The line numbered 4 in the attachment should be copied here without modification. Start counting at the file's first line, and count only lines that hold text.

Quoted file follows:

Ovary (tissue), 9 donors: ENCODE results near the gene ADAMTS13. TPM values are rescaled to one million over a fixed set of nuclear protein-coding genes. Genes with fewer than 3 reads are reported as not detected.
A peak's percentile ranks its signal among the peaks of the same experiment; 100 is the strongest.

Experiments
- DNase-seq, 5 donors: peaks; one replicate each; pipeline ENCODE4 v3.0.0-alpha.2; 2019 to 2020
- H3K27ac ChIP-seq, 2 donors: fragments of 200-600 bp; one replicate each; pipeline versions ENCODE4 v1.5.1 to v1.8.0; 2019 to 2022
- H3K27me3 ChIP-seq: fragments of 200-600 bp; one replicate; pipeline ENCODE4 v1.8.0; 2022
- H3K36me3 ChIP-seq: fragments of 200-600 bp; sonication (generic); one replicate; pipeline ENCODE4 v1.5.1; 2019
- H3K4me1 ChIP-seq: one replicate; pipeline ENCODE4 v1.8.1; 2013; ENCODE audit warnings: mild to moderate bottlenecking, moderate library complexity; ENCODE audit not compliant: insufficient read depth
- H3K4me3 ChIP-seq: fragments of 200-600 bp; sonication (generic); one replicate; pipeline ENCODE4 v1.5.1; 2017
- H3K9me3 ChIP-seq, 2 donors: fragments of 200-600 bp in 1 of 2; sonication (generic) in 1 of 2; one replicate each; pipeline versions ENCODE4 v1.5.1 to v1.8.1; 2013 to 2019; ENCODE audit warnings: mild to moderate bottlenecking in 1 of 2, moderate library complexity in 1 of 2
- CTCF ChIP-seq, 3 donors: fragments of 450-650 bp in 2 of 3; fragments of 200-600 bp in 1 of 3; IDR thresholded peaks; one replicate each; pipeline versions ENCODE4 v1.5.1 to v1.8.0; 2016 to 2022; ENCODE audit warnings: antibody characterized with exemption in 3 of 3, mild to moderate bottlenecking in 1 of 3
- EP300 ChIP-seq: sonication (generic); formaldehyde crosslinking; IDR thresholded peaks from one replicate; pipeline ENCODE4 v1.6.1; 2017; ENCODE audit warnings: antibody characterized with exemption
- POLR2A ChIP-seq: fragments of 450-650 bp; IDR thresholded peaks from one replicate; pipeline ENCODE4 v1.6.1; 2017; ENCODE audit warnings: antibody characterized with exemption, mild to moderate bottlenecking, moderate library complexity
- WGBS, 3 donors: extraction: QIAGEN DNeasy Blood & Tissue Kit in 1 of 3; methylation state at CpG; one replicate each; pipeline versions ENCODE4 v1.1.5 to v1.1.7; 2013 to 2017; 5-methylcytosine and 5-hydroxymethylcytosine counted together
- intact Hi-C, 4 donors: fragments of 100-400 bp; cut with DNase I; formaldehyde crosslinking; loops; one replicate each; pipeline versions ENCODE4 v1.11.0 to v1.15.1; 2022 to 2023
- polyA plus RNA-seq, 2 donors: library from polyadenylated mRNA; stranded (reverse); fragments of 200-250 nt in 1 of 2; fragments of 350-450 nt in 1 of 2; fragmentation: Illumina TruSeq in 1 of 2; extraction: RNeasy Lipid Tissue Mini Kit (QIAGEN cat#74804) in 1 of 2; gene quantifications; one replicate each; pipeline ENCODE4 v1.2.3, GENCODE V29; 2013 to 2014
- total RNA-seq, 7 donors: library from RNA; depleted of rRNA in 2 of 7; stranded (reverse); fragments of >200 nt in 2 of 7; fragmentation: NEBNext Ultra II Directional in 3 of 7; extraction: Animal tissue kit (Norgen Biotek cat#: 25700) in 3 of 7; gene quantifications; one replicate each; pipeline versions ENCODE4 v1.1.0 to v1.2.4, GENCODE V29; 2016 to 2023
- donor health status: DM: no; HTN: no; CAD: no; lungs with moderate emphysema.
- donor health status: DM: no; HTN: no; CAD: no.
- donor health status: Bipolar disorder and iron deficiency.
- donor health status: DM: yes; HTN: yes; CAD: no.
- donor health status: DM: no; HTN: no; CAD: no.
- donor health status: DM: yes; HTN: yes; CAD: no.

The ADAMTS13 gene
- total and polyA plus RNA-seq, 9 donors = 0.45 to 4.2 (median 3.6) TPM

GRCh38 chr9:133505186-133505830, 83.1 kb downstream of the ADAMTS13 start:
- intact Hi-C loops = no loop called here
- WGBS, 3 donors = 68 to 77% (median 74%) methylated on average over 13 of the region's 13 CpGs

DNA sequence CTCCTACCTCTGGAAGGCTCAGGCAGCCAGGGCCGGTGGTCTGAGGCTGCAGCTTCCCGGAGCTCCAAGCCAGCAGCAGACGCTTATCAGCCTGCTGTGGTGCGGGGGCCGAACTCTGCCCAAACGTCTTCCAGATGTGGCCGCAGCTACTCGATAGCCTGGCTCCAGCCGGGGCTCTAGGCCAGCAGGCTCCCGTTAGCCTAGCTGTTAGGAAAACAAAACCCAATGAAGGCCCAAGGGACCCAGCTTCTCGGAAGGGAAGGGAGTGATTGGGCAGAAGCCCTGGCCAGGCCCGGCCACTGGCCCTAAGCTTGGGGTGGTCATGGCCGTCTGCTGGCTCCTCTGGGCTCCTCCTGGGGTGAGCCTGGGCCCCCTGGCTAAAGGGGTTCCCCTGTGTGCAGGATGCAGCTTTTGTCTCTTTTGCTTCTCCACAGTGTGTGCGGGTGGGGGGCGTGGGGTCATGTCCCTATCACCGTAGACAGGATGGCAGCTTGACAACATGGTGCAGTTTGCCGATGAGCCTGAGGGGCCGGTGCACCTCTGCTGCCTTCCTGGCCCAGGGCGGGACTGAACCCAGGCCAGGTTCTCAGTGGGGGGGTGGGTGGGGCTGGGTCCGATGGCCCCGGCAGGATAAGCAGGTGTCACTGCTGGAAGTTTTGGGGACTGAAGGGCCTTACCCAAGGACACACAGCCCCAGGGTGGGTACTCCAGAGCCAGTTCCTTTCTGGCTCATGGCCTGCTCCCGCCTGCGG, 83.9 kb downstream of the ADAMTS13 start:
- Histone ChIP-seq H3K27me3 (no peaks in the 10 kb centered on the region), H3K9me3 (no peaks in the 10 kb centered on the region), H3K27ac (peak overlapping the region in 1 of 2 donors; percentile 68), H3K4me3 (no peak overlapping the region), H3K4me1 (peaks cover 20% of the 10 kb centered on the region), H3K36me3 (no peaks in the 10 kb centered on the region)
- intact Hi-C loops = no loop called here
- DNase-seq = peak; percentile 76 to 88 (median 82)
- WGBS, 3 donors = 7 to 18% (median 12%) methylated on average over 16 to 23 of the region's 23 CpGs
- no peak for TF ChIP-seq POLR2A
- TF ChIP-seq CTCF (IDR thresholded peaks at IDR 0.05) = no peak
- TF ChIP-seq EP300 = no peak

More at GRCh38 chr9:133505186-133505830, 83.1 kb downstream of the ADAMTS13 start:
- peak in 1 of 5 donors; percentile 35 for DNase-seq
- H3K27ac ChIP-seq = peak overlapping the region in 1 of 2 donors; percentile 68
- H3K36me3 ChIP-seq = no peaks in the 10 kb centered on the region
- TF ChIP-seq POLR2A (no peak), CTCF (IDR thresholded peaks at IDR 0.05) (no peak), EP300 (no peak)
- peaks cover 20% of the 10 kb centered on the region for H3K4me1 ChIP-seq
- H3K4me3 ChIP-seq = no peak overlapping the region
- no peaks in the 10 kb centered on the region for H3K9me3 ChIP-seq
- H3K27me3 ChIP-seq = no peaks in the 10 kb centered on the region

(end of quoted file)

- DNase-seq, 5 donors: peaks; one replicate each; pipeline ENCODE4 v3.0.0-alpha.2; 2019 to 2020